Nicoloff stays grounded during diamond comeback process

By: D. Scott Fritchen

About half an hour after Kansas State beat Morehead State 15-2 on a bright Saturday afternoon at Tointon Family Stadium, Josh Nicoloff stood in the carpeted hallway that separated the Kansas State coaches meeting room from the head coach’s office Pete Hughes. Nicoloff wore his purple No. 27 jersey and white striped pants, cleats and sunglasses sitting on the bill of his purple hat. On the right sleeve of his jersey was a white Powercat. On the left side was the Big 12 Conference logo.


Nicoloff, 23, was talking to a reporter about an excellent book he had read – “Getting to Neutral: How to Conquer Negativity and Thrive in a Chaotic World”, by the late great sports psychologist Trevor Moawad – when Hughes came out of his office and burst into the conversation.


Pointing to Nicoloff, Hughes told the reporter, “He’s a great boy. He’s a good boy.”


Then Hughes disappeared into his office.


“The ‘Getting to Neutral’ book is really, really good,” Nicoloff said. “It’s just about staying neutral. It’s about staying neutral through life’s ups and downs. Don’t go too high or too low. I try to find the positive in everything.”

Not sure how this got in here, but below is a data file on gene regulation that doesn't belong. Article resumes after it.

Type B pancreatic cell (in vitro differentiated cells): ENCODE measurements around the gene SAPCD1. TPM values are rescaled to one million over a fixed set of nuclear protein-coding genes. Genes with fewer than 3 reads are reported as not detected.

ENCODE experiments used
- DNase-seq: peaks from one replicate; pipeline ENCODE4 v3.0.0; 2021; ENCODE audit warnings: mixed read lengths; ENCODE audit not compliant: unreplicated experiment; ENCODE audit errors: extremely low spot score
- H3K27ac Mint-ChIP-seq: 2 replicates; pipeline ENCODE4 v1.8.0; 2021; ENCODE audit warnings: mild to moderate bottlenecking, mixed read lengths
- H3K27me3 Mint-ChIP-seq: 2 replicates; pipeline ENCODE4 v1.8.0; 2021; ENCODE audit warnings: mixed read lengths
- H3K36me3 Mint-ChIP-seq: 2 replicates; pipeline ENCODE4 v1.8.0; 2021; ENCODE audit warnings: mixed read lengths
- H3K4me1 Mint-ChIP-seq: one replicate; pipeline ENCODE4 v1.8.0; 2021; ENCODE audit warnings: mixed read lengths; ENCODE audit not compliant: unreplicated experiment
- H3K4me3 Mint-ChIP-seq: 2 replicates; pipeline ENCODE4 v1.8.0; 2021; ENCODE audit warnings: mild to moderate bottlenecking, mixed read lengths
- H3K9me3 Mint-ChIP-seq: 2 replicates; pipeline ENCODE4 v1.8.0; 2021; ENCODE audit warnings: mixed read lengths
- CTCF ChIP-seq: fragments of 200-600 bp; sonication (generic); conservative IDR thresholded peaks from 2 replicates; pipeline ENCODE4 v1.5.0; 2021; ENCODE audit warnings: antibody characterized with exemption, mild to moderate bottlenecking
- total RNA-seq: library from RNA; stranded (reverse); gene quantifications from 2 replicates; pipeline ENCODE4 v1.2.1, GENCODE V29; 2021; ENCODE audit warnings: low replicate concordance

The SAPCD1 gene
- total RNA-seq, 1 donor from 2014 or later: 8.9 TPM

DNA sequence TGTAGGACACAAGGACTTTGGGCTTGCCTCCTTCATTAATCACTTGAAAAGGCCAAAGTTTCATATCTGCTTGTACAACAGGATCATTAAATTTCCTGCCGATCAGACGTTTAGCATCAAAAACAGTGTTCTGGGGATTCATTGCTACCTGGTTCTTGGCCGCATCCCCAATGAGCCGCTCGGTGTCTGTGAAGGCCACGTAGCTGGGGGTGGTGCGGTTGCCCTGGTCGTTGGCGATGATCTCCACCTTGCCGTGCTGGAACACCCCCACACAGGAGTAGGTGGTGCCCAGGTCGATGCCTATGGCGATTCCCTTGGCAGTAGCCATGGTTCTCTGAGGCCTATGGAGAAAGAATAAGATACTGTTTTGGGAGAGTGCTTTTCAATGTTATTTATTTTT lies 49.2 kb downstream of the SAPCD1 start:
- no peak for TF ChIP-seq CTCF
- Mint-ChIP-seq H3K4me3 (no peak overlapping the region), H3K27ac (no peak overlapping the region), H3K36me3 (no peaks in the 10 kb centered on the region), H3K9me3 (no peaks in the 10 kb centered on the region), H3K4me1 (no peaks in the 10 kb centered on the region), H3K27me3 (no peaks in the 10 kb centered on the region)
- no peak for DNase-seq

Months and months ago, Nicoloff could have sulked. Who could blame him?

Here he is, a native of Ladera Ranch, Calif., and a Trinity League All-Star selection from Santa Margarita Catholic High School — the same school that produced Klay Thompson, Trayce Thompson and Carson Palmer — at the start of his third season at Columbia University of New York.

He was batting practice at Columbia that fateful day, shortly after 3 p.m. on March 11, 2020, when a coach came onto the field and called the team together. The coach informed the players that the Ivy League presidents had just canceled all spring track and field practices and competitions for the remainder of the college year due to the COVID-19 outbreak.